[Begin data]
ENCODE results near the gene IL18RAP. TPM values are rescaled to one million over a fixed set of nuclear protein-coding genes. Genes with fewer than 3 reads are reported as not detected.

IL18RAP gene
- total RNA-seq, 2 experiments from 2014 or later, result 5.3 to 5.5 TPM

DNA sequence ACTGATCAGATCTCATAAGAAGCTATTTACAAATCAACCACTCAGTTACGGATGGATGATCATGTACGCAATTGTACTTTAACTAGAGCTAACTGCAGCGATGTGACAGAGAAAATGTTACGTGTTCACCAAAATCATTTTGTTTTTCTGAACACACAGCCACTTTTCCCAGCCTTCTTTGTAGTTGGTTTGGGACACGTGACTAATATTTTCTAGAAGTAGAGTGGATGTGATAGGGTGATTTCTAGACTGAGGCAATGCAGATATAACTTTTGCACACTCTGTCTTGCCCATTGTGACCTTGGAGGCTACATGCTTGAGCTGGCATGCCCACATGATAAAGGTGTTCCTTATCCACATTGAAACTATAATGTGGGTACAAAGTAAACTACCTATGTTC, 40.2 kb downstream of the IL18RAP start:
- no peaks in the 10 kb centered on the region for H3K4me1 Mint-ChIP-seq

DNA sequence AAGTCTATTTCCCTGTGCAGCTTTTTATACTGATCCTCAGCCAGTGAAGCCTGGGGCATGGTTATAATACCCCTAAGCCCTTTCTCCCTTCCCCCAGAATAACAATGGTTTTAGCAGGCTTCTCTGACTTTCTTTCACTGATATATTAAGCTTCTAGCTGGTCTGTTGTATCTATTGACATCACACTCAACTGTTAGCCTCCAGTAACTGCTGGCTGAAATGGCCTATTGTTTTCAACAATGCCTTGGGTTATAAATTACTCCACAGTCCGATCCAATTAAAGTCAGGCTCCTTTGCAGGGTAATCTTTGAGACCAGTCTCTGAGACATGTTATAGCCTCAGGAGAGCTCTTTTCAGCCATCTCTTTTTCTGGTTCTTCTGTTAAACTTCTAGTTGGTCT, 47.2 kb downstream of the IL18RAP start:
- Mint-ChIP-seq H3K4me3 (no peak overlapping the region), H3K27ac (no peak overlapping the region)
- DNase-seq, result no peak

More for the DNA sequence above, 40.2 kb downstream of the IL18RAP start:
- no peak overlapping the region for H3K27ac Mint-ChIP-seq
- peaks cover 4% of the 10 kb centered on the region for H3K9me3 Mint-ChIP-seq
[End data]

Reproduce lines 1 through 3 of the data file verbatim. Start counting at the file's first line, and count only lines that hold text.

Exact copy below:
ENCODE results near the gene IL18RAP. TPM values are rescaled to one million over a fixed set of nuclear protein-coding genes. Genes with fewer than 3 reads are reported as not detected.

IL18RAP gene
- total RNA-seq, 2 experiments from 2014 or later, result 5.3 to 5.5 TPM